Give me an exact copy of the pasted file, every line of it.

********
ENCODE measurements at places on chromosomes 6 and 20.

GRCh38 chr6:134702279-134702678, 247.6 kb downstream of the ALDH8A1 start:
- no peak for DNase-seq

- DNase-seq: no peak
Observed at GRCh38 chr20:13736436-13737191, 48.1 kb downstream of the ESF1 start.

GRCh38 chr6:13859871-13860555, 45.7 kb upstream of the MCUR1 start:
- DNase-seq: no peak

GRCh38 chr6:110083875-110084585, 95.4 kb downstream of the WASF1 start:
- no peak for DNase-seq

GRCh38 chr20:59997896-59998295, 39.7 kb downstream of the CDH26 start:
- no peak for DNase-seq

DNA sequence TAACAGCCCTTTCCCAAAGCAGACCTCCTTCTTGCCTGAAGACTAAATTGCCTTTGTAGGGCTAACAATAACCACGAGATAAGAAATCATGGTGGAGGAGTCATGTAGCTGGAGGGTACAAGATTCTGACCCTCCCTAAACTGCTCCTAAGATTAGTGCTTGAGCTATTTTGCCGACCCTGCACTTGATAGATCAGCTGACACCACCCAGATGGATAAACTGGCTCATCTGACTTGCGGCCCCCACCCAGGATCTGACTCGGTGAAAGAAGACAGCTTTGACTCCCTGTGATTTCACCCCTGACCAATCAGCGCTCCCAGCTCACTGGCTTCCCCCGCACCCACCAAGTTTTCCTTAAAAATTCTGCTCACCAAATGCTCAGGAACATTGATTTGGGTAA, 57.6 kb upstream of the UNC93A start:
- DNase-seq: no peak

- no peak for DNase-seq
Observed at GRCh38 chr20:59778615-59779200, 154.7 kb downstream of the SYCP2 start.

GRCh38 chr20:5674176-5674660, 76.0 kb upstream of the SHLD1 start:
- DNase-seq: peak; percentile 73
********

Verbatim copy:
ENCODE measurements at places on chromosomes 6 and 20.

GRCh38 chr6:134702279-134702678, 247.6 kb downstream of the ALDH8A1 start:
- no peak for DNase-seq

- DNase-seq: no peak
Observed at GRCh38 chr20:13736436-13737191, 48.1 kb downstream of the ESF1 start.

GRCh38 chr6:13859871-13860555, 45.7 kb upstream of the MCUR1 start:
- DNase-seq: no peak

GRCh38 chr6:110083875-110084585, 95.4 kb downstream of the WASF1 start:
- no peak for DNase-seq

GRCh38 chr20:59997896-59998295, 39.7 kb downstream of the CDH26 start:
- no peak for DNase-seq

DNA sequence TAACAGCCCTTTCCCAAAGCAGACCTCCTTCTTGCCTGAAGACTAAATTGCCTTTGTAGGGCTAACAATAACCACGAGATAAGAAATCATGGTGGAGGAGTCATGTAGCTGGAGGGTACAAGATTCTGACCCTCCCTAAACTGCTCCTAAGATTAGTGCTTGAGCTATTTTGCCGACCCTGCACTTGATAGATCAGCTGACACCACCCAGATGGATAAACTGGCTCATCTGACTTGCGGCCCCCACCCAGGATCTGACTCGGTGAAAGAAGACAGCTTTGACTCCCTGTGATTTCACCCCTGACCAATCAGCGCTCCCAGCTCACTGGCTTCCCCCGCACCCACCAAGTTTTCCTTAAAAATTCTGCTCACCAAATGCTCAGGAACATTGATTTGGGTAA, 57.6 kb upstream of the UNC93A start:
- DNase-seq: no peak

- no peak for DNase-seq
Observed at GRCh38 chr20:59778615-59779200, 154.7 kb downstream of the SYCP2 start.

GRCh38 chr20:5674176-5674660, 76.0 kb upstream of the SHLD1 start:
- DNase-seq: peak; percentile 73